The levels of ethylene biosynthesis throughout the plant are relatively low during vegetative development, but are increased in response to a wide variety of developmental conditions as well as by several hormonal signals and environmental cues (Figure 1). Firstly, ethylene biosynthesis can be altered in response to developmental processes such as germination, fruit ripening, leaf and flower senescence, and abscission (Yang and Hoffman, 1984; Abeles et al., 1992). Secondly, it is regulated by plant hormones auxins, cytokinins, brassinosteroids, jasmonic acid, and abscisic acid (ABA) (Yang and Hoffman, 1984; Abeles et al., 1992; Vogel et al., 1998b; Woeste et al., 1999). Thirdly, ethylene can affect its own biosynthesis through positive and negative feedback loops. (Riov and Yang, 1982a,b; Kende, 1993; Nakatsuka et al., 1997, 1998). Finally, ethylene biosynthesis can be enhanced by biotic and abiotic stress signals such as flooding, wounding, drought, and pathogen attack (Morgan and Drew, 1997; Pierik et al., 2007; Kazan, 2015).

The majority of the regulatory mechanisms of ethylene biosynthesis act at the level of ACC production by ACS. However, there are additional regulatory mechanisms. Under conditions of high ethylene production, the pathway can also be regulated at the level of the conversion of ACC into ethylene by ACO. Conjugation and deamination of ACC regulates the pool of available ACC. In addition, the ACC pool is also indirectly altered by action of VAS1 (REVERSAL OF SAV3 PHENOTYPE 1). The vas1 mutant, identified by Zheng et al. (2013) as a genetic suppressor of the auxin biosynthesis mutant shade avoidance3 (sav3), links ethylene with auxin biosynthesis. VAS1 is an aminotransferase catalyzing the transamination of the auxin biosynthetic intermediate indole-3-pyruvic acid into the amino acid L-tryptophan. For this transamination reaction VAS1 uses the ethylene biosynthetic precursor methionine as an amino donor. VAS1 activity was linked to shade avoidance and it was proposed that the reduction in auxin and ethylene by VAS1 restricts elongation growth, providing a mechanism to prevent plants from over-reacting to shade.

Regulation of the ACC Pool: ACC Production by ACS

The conversion of SAM to ACC by ACS is the major regulatory step in ethylene biosynthesis, hence all conditions which ultimately lead to ethylene formation cause an accumulation of ACC (Yang and Hoffman, 1984). As mentioned previously, ACS is a member of a superfamily of proteins requiring pyridoxal-5′-phosphate (PLP) as a cofactor, known as PLP-dependent proteins. In most plant species, ACS is encoded by a multigene family, the members of which show distinct but overlapping expression patterns. The Arabidopsis genome contains eight ACS genes encoding functionally active ACS enzymes (ACS2, ACS4-9, and ACS11), and a ninth catalytically inactive member, ACS1 (Liang et al., 1992; Van Der Straeten et al., 1992; ACS1 in the latter reference corresponds to ACS2 in the former). ACS mutant complementation by Tarun and Theologis (1998) suggested that the enzyme functions as a homodimer whose active site is formed through interaction of shared residues from the monomeric subunits. Capitani et al. (1999) confirmed this mode of action by study of the quaternary structure of an apple ACS protein. Besides functioning as homodimers, it was suggested that ACSs are also capable of forming heterodimers (Tarun and Theologis, 1998), which was corroborated by Tsuchisaka and Theologis (2004a). The latter study revealed that the ACS proteins can only form enzymatically active heterodimers among members of the same phylogenetic branch, while all functional ACS are homodimers with shared active sites. The capability of acting as homo- or hetero-dimers is a characteristic also present in other PLP-dependent enzymes.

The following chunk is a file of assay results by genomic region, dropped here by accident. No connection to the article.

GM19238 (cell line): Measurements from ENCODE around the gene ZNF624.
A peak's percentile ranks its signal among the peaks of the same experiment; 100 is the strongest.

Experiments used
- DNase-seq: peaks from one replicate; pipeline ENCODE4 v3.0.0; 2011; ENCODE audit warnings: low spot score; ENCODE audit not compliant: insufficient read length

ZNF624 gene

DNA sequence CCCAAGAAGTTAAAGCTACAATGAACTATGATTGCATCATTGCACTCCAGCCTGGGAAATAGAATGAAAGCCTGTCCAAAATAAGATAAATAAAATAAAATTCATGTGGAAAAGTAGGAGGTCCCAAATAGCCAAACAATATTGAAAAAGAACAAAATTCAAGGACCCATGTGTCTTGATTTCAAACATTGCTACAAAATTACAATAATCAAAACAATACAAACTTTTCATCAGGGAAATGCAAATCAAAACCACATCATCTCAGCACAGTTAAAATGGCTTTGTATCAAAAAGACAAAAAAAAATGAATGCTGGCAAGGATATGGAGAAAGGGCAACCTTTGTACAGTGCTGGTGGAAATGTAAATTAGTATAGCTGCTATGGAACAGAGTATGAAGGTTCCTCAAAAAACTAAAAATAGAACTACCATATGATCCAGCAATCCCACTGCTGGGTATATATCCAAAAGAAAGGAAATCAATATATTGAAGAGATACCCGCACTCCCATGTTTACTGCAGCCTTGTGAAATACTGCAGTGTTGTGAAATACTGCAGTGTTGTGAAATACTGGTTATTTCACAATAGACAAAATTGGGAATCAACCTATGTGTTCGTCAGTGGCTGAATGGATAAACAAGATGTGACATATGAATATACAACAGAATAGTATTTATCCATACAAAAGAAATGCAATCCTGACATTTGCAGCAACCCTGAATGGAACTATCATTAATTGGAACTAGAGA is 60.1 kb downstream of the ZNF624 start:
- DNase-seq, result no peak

In most plant species, the members of the ACS gene family are differentially regulated at the transcriptional level, in an organ-specific, tissue-specific and/or cell-type specific manner (Kende, 1993; De Paepe and Van Der Straeten, 2005). To date, most gene expression studies have been performed on an organ or tissue specific basis. Rodrigues-Pousada et al. (1993) performed a complete analysis of ACS1 (termed ACS2 in Liang et al., 1992) gene expression during Arabidopsis development using a GUS-reporter construct. Ishiki et al. (2000) investigated the ACS gene expression of etiolated melon seedlings (root, hypocotyl, and cotyledons) and melon fruit, Peng et al. (2005) investigated the Arabidopsis ACS gene expression in the root and the shoot, and Xue et al. (2008) determined ACS expression patterns in different rose floral tissues (sepals, petals, stamens, gynoecia, and receptacles). However less abundant, a number of examples can be found of cell type-specific gene expression analyses. Geisler-Lee et al. (2010) studied the ACS gene expression in different cell types in maize roots. Tsuchisaka and Theologis (2004b) looked both at the organ specific and cell-type specific Arabidopsis ACS expression patterns. In seedlings, similar but not identical expression patterns were found in the light and in darkness. Interestingly, no expression of ACS9 is observed in both conditions, while in the light ACS8 is the only gene expressed in the root tip. In mature plants, ACS1 is mainly expressed in vascular tissue, ACS2, 4, 5, 6, and 8 are expressed in roots, inflorescence stem, siliques and younger leaves, ACS11 is expressed in roots, inflorescence stem, younger leaves, cauline leaves, and ACS9 is barely expressed. In their cell type-specific expression studies they analyzed tissues from cotyledons, the hypocotyl and the root. In cotyledons and the hypocotyl, expression of all genes, except ACS1 and ACS9, is restricted to the epidermal cell layer, the vascular bundles and the guard cells. In the roots, three different zones were examined: lateral root cap, cell division, and cell expansion. ACS8 is uniquely expressed in the lateral root cap zone. In the other two zones, most ACS expression is restricted to the endodermis, pericycle, and stele. However, IAA treatment enhanced the expression of ACS7 and ACS8 in the epidermis and of ACS11 in all cell types. Using data from GeneAtlas and the AREXdb, these expression patterns were confirmed by Dugardeyn et al. (2008); however, they also revealed expression in the root cap for ACS2, 4, 8, 10, and 12. This discrepancy with the analysis of Tsuchisaka and Theologis (2004b) probably results from limitations of the GUS reporter. Although little attention has been given to the exact mechanisms at the origin of these differences in expression levels, it is established that ACSs are differentially regulated in response to a variety of developmental or environmental signals and in response to plant hormones.